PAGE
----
• R C Dean||

    I believe the face-punching reflex is triggered by the presence of arrogant smugness, josh. A smuggant face is just a punch magnet; law of nature. Its genetic, I guess.

  • ||

    So the face is not the issue...its what comes out of it that is.

    Got it.

  • Loki||

    Counting all the assholes punchable faces in the room

    ...although in a room with those 3, the original lyrics would work too.

  • Ted S.||

    Chuck Schumer.

  • Ted S.||

    Chuck Schumer.

  • Fist of Etiquette||

    "People don't like to be meddled with. We tell them what to do, what to think, don't run, don't walk. We're in their homes and in their heads and we haven't the right. We're meddlesome."

    Most progressives recognize this sentiment, I think, if only by the grace of polling and focus groups, so most progressives recognize that they can't shout from the rooftops an honest agenda if they hope to see it realized.

    But you will sometimes find those whose echo chamber existence is so deep that they want to express their beliefs to people outside it. Unfortunately those are usually the ones to try to shut down any resulting debate on the merits later on.

  • Brandybuck||

    If you get a bunch of progressives alone, and if they think you are one of them, then they will be very explicit about their pro-huge-government views.

  • ||

    E.J. Dionne is apparently living in a far different world than I am. Not that I wasn't already aware of that, but the idea that progressives aren't stating clearly enough that government is the answer to everything confirms it. I mean, I never see it plainly stated, except in every single thing I've ever read at the Daily Kos, Balloon Juice, Jezebel, HuffPo, Think Progress....

    Seriously, what rock has he been hiding under?

  • Scruffy Nerfherder||

    Seriously, what rock has he been hiding under?

    The one that serves as a substitute for his brain.

  • ||

    It ought to be perfectly obvious: When the private sector is no longer investing, the economy will spin downward unless the government takes on the task of investing. And such investments — in transportation and clean energy, refurbished schools and the education of the next generation — can prime future growth.

    I guess this could be true under some hypothetical situation....like say Somalia if Government invested in property rights and a sheriff department.

    But the simple fact is when debt is at over 90% GDP the economics are clear. Further spending will only hurt the economy and destroy jobs.

    Most Studies put the effect of this kind of spending at negating about 2% from GDP. In an economy as big as the US's that is a shit load of jobs that are being destroyed.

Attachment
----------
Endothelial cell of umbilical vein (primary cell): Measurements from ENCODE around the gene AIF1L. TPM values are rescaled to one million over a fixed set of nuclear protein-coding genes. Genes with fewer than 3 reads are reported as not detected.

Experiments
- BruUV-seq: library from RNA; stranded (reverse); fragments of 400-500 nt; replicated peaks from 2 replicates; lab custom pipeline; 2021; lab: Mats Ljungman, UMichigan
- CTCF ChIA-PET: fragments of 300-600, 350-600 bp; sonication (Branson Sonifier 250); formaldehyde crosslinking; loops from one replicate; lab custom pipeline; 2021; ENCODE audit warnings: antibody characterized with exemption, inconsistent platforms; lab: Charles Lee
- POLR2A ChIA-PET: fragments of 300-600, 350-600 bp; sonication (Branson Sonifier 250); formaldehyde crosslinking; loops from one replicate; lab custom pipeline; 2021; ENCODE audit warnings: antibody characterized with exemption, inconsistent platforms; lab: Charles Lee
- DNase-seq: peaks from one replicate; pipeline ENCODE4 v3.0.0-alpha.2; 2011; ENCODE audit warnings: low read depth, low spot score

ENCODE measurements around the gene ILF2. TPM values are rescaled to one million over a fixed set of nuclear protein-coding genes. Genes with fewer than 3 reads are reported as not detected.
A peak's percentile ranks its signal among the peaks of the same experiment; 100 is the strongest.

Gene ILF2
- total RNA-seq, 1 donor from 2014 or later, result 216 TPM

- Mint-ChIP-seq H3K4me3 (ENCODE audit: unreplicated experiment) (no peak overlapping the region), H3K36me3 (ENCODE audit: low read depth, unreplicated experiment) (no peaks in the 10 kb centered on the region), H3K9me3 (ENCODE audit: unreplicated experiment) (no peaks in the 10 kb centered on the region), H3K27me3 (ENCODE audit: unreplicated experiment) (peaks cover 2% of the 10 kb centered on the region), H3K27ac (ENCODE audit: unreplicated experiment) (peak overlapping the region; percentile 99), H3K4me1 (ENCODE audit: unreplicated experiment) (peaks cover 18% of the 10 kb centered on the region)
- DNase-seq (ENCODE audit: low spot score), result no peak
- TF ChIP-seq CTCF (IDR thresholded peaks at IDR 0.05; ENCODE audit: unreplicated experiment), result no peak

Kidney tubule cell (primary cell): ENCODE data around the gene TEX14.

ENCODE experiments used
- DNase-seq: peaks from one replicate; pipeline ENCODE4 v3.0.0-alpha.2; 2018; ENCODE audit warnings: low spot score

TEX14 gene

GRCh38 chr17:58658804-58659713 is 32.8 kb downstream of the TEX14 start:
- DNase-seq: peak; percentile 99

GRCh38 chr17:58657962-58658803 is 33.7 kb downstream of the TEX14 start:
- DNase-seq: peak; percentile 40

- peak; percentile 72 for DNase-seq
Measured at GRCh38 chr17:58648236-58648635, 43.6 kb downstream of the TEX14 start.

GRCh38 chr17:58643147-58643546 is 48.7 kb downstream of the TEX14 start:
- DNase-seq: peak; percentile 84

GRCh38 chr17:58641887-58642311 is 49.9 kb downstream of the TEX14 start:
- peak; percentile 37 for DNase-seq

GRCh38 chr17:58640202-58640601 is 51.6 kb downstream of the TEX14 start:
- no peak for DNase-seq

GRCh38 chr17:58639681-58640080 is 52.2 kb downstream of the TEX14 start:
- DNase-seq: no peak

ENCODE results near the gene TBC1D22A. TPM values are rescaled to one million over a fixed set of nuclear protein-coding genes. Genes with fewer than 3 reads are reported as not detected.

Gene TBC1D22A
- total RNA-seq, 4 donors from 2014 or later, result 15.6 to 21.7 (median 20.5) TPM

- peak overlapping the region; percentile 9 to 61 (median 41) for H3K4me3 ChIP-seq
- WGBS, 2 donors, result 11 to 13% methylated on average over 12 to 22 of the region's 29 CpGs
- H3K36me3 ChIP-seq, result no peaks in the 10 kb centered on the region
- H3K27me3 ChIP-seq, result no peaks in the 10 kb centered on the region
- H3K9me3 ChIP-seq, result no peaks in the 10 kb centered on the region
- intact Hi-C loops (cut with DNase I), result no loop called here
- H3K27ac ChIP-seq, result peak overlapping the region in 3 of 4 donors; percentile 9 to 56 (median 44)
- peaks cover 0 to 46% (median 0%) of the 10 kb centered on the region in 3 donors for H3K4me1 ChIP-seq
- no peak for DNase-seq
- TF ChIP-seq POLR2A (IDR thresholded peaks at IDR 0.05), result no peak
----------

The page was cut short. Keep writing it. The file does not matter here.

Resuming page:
• Lord Humungus||

    funny thing, during the 1800s crashes, the economy still managed to come back. Now what institution was created that could have messed things up? Anyway, I digress - somehow the ship managed to right itself without a massive infusion of government workers/programs.

  • ||

    The thing is i can find studies that show governments that spend too much hurt economic growth..

    But i can't find any that show how it makes it grow.

    I mean that studies that show it grow beyond a certain point. Yes i can find studies that show that government that spends 20% of GDP are better then a government that spends nothing...but for anything like the US (or Greece or Spain or japan) is spending I do not see them.

    Aside from pointing to Keynesian theory does the left have any actual evidence that it works?

  • mybarber||

    Government can create thousands of jobs jut by having all road work done by pick and shovel.The thing they don't create is wealth.,it' the key to a growing economy and jobs are a by product

  • EDG reppin' LBC||

    It ought to be perfectly obvious: When the private sector is no longer investing, the economy will spin downward unless the government takes on the task of investing.

    The private sector never stops investing. Investors want to, and need to make even more money every day. They do not let their money sit idle.

    Downward spin in an economy is a necessary, if painful, function of a healthy economy. It is a healing process that sheds bad investments, freeing capital for good investments.

    The government doesn't invest. Investors demand a profitable return on the use of their capital. How does the government expect a profitable return on a refurbished schoolhouse? What would a government "profit" look like?

  • Scruffy Nerfherder||

    What would a government "profit" look like?

    Probably something like a Harry Reid real estate deal.

  • R C Dean||

    What would a government "profit" look like?

    Higher taxes?

  • ||

    No no no no. If the economy ever doesn't grow at a constant pace, that is evidence of market failure, and proof that free market capitalism is a wrong-headed ideology.

  • Heroic Mulatto||

    Downward spin in an economy is a necessary, if painful, function of a healthy economy. It is a healing process that sheds bad investments, freeing capital for good investments.

    NO! NO! NO! The sun must shine every day. I've never saved for a rainy one.